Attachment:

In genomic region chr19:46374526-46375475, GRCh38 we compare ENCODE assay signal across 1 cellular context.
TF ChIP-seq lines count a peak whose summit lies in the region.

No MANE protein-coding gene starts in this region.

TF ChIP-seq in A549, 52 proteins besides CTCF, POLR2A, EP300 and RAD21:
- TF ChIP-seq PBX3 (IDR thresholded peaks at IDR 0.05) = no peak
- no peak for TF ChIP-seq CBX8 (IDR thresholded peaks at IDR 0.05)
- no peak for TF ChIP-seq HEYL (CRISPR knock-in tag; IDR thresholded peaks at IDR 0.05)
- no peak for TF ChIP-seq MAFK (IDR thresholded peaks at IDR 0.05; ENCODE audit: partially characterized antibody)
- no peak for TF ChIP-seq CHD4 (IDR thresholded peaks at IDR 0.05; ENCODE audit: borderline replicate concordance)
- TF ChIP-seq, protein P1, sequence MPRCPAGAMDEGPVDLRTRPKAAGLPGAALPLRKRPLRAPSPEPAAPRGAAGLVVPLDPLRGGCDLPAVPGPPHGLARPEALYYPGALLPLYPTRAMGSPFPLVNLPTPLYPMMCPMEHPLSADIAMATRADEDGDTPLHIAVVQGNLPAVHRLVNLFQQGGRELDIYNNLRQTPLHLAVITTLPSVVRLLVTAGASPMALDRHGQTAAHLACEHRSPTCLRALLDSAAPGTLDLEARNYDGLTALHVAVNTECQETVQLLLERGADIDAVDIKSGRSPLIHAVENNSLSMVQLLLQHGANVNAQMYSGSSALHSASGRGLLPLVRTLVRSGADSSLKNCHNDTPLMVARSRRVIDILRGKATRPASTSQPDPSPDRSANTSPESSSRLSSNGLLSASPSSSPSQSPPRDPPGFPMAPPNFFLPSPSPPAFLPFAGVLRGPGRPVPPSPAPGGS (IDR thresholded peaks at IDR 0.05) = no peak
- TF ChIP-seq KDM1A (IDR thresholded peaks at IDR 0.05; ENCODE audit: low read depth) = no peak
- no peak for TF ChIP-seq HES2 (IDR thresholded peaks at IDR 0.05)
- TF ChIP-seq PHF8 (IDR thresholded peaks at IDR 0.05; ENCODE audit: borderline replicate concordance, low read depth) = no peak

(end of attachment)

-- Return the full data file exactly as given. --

In genomic region chr19:46374526-46375475, GRCh38 we compare ENCODE assay signal across 1 cellular context.
TF ChIP-seq lines count a peak whose summit lies in the region.

No MANE protein-coding gene starts in this region.

TF ChIP-seq in A549, 52 proteins besides CTCF, POLR2A, EP300 and RAD21:
- TF ChIP-seq PBX3 (IDR thresholded peaks at IDR 0.05) = no peak
- no peak for TF ChIP-seq CBX8 (IDR thresholded peaks at IDR 0.05)
- no peak for TF ChIP-seq HEYL (CRISPR knock-in tag; IDR thresholded peaks at IDR 0.05)
- no peak for TF ChIP-seq MAFK (IDR thresholded peaks at IDR 0.05; ENCODE audit: partially characterized antibody)
- no peak for TF ChIP-seq CHD4 (IDR thresholded peaks at IDR 0.05; ENCODE audit: borderline replicate concordance)
- TF ChIP-seq, protein P1, sequence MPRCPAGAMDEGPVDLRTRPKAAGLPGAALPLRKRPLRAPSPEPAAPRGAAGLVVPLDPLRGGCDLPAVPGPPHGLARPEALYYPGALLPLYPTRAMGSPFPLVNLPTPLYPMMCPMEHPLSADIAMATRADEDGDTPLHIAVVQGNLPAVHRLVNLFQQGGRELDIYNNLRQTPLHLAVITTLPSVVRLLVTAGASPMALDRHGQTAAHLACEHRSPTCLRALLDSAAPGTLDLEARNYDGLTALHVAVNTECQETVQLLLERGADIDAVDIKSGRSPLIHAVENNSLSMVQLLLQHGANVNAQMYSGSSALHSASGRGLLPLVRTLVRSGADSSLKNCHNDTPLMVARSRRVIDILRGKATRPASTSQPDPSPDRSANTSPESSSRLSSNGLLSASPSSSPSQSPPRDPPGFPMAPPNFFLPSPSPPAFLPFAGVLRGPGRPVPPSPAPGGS (IDR thresholded peaks at IDR 0.05) = no peak
- TF ChIP-seq KDM1A (IDR thresholded peaks at IDR 0.05; ENCODE audit: low read depth) = no peak
- no peak for TF ChIP-seq HES2 (IDR thresholded peaks at IDR 0.05)
- TF ChIP-seq PHF8 (IDR thresholded peaks at IDR 0.05; ENCODE audit: borderline replicate concordance, low read depth) = no peak